But my days had two starts. Each afternoon, around 4 o'clock, I would watch the little green buttons on my Facebook page flicker on, announcing that the sun had rolled its way westward, bringing dawn to my friends back home. "Good morning!" status updates would announce: "Ugh - Monday," or "TGIF!" I liked these morning broadcasts when my own day was almost done.
It was as if each day gave me two mornings: one Muslim, introspective, and penitent, the other Western, extroverted, and filled with familiar voices.
One morning recently, having moved back to Philadelphia, one of my status updates announced the passing of my grandmother. Like a surprising number of octogenarians these days, she happened to be on Facebook. When she was alive, we sent her messages wishing her well as she traveled the Silk Road, sometimes on a camel, sometimes sleeping in a yurt. I inherited my adventurous spirit from this woman, and she did have her adventures: Morocco, China, Kazakhstan, Italy, Belgium, Austria, Sweden, and many more. She always wanted to keep living and learning.
But her globe-trotting days came to an end, peacefully and with her family around her, squeezing her hands until the heart monitor blipped into a flat line. The rhythm stopped, and death delivered her to her next journey. We buried her ashes next to my grandfather, and my husband grabbed my waist, rocking me in a slow dance to soothe my tears. She would have liked that, I think, and a photo of it remains on my Facebook profile.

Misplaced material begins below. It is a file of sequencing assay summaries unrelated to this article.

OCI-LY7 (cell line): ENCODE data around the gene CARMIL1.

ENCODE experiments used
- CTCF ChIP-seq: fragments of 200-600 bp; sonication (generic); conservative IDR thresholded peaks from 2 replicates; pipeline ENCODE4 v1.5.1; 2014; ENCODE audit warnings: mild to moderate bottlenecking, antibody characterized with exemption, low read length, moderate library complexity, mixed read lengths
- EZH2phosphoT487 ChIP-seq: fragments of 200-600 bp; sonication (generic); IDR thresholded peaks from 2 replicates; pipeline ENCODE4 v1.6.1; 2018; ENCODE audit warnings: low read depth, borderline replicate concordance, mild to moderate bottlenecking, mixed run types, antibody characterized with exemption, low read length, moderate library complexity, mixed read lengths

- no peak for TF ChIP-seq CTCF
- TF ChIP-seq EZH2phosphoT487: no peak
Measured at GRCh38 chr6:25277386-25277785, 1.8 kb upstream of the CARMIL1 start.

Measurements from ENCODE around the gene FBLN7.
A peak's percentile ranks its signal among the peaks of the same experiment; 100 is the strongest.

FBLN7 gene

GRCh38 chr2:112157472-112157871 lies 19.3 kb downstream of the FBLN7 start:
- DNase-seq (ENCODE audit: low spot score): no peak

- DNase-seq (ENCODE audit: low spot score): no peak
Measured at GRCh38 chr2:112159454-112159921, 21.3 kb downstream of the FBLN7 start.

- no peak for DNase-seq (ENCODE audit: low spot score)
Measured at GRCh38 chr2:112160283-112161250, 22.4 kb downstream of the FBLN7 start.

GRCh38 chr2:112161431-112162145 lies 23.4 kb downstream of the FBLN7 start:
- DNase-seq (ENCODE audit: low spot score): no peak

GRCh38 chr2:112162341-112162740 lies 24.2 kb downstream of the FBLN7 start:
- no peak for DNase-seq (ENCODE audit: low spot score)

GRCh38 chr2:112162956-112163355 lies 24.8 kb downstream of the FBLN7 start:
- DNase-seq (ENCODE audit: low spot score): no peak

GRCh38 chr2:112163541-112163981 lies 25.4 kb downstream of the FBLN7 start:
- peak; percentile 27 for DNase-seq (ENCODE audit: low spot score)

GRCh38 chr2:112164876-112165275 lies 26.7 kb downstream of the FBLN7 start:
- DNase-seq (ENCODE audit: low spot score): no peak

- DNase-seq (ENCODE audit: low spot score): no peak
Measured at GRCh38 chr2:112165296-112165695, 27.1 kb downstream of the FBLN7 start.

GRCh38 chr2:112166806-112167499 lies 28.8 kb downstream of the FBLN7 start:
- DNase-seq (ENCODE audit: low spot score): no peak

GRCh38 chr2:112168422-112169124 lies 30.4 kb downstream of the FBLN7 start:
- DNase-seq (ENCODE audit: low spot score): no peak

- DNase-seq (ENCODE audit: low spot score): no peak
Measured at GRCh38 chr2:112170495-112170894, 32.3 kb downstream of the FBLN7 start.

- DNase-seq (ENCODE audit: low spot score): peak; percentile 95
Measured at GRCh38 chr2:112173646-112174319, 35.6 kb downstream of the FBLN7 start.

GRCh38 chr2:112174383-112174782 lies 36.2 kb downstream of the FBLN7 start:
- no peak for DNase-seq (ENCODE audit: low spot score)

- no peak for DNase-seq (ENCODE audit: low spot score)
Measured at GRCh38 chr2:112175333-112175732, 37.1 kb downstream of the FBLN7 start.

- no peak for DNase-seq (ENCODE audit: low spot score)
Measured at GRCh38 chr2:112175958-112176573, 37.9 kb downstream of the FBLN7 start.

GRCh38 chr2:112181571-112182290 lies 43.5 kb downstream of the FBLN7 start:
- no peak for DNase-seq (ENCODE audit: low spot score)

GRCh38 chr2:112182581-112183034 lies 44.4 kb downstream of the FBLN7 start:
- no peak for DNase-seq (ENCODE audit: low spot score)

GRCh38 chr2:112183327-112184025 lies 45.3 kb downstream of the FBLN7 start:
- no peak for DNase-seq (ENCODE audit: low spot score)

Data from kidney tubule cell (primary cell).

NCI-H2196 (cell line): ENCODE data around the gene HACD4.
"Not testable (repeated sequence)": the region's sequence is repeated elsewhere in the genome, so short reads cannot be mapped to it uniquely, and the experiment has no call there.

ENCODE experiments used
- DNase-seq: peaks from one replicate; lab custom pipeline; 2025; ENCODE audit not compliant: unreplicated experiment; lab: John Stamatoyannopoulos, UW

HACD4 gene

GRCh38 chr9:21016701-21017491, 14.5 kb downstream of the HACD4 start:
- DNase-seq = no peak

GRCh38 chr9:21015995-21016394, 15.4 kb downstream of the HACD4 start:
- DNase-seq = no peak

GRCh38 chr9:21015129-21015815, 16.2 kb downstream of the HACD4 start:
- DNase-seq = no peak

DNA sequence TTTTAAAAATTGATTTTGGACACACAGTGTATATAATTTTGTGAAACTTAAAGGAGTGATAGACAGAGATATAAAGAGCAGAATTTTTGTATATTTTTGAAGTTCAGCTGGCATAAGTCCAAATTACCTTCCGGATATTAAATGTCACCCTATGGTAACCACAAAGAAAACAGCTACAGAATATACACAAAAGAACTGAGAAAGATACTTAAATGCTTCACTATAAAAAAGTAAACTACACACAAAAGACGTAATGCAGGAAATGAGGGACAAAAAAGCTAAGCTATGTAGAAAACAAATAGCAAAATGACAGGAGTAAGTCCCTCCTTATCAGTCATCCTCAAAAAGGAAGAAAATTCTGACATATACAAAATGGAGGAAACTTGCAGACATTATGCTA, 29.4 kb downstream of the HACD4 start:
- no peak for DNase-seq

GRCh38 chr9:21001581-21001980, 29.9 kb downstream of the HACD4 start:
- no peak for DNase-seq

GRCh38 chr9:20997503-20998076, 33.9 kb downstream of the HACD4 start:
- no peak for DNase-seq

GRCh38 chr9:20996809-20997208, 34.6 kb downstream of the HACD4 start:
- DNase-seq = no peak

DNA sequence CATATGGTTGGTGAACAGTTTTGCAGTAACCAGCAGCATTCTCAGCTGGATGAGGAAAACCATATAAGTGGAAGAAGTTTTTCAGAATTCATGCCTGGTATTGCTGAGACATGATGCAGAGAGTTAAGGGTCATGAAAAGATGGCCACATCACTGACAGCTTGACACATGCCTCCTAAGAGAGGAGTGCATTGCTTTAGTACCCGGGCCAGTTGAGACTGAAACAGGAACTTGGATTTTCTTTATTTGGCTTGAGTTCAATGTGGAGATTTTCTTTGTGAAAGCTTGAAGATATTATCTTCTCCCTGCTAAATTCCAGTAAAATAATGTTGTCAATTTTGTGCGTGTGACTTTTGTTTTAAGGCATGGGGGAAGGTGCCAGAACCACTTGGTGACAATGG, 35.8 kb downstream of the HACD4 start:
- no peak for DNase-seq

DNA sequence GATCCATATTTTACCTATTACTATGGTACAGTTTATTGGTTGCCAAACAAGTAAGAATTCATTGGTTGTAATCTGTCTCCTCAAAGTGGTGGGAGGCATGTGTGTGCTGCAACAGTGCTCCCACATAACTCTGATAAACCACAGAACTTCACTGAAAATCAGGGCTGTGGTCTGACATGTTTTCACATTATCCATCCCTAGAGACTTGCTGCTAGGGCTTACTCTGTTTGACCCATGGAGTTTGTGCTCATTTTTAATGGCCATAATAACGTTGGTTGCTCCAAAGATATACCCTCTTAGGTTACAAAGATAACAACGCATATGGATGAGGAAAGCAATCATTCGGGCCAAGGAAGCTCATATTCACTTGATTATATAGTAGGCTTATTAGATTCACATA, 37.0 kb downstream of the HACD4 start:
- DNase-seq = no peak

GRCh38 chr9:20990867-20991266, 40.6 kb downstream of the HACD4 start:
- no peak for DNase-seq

I guess I was never sure what happens to someone's Facebook profile after death. Is it deleted after falling into misuse? Does it just - blip - disappear? And where does it go? Many of us carefully cultivate our online personas, our avatars that live in the cloud and convey what we actively (or inactively) post into the universe. Do they cease to be, or do ripples of our activity move onward and outward into the abyss of time and space, like an old radio broadcast?
A few weeks ago, it was my grandmother's birthday. I was a little surprised to see that some family members had posted on her still-active Facebook wall, wishing her well and telling her they missed her. Glancing at the green lights on the side of the page, I wondered for a nanosecond if my grandmother's would be green. But she had had her share of mornings and birthdays. She was not available to chat, not anymore.
But she always did like to know what was happening in all our lives. Could Facebook be a conduit to those who have passed on, a way to direct our love and thoughts toward them? Perhaps the Facebook marketing team should have thought of that before the IPO.
Life as we know it may end, and green lights may turn permanently gray, but there may be something that lives on - our legacies, our Facebook pages - at least for a while. The faith that carries the muezzin's prayer to the ears of those around him is the same faith that tells us our loved ones are reading our messages and moving a cosmic cursor over to press "like."
Megan Ritchie is an academic adviser at the University of Pennsylvania and a freelance writer and photographer. E-mail: email@example.com.